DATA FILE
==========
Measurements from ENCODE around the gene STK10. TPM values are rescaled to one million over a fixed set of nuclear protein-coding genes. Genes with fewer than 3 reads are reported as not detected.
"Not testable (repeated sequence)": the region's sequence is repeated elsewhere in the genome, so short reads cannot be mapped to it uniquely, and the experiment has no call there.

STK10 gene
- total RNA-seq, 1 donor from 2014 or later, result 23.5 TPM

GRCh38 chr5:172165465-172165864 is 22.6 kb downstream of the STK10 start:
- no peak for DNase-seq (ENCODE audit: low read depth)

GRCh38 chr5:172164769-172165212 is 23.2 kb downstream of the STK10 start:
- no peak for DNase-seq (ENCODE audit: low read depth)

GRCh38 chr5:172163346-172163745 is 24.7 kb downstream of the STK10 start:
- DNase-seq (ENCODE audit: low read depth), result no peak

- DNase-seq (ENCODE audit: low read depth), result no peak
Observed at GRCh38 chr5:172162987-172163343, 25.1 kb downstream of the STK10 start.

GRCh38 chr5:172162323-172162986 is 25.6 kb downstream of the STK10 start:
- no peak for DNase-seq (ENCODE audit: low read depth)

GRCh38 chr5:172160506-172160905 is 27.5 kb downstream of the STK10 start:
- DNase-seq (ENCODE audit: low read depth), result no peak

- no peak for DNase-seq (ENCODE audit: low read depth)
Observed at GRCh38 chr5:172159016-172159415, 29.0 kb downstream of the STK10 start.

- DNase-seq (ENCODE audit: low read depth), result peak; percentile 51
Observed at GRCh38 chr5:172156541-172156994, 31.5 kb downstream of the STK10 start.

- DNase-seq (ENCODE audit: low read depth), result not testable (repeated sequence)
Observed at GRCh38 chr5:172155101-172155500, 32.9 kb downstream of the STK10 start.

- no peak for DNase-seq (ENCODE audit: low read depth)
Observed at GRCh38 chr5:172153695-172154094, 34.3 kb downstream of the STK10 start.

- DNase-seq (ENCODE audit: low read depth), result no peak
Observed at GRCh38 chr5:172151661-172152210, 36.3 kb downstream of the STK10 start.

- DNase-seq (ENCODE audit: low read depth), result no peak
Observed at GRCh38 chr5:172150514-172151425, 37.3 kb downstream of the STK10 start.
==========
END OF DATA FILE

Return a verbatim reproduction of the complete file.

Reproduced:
Measurements from ENCODE around the gene STK10. TPM values are rescaled to one million over a fixed set of nuclear protein-coding genes. Genes with fewer than 3 reads are reported as not detected.
"Not testable (repeated sequence)": the region's sequence is repeated elsewhere in the genome, so short reads cannot be mapped to it uniquely, and the experiment has no call there.

STK10 gene
- total RNA-seq, 1 donor from 2014 or later, result 23.5 TPM

GRCh38 chr5:172165465-172165864 is 22.6 kb downstream of the STK10 start:
- no peak for DNase-seq (ENCODE audit: low read depth)

GRCh38 chr5:172164769-172165212 is 23.2 kb downstream of the STK10 start:
- no peak for DNase-seq (ENCODE audit: low read depth)

GRCh38 chr5:172163346-172163745 is 24.7 kb downstream of the STK10 start:
- DNase-seq (ENCODE audit: low read depth), result no peak

- DNase-seq (ENCODE audit: low read depth), result no peak
Observed at GRCh38 chr5:172162987-172163343, 25.1 kb downstream of the STK10 start.

GRCh38 chr5:172162323-172162986 is 25.6 kb downstream of the STK10 start:
- no peak for DNase-seq (ENCODE audit: low read depth)

GRCh38 chr5:172160506-172160905 is 27.5 kb downstream of the STK10 start:
- DNase-seq (ENCODE audit: low read depth), result no peak

- no peak for DNase-seq (ENCODE audit: low read depth)
Observed at GRCh38 chr5:172159016-172159415, 29.0 kb downstream of the STK10 start.

- DNase-seq (ENCODE audit: low read depth), result peak; percentile 51
Observed at GRCh38 chr5:172156541-172156994, 31.5 kb downstream of the STK10 start.

- DNase-seq (ENCODE audit: low read depth), result not testable (repeated sequence)
Observed at GRCh38 chr5:172155101-172155500, 32.9 kb downstream of the STK10 start.

- no peak for DNase-seq (ENCODE audit: low read depth)
Observed at GRCh38 chr5:172153695-172154094, 34.3 kb downstream of the STK10 start.

- DNase-seq (ENCODE audit: low read depth), result no peak
Observed at GRCh38 chr5:172151661-172152210, 36.3 kb downstream of the STK10 start.

- DNase-seq (ENCODE audit: low read depth), result no peak
Observed at GRCh38 chr5:172150514-172151425, 37.3 kb downstream of the STK10 start.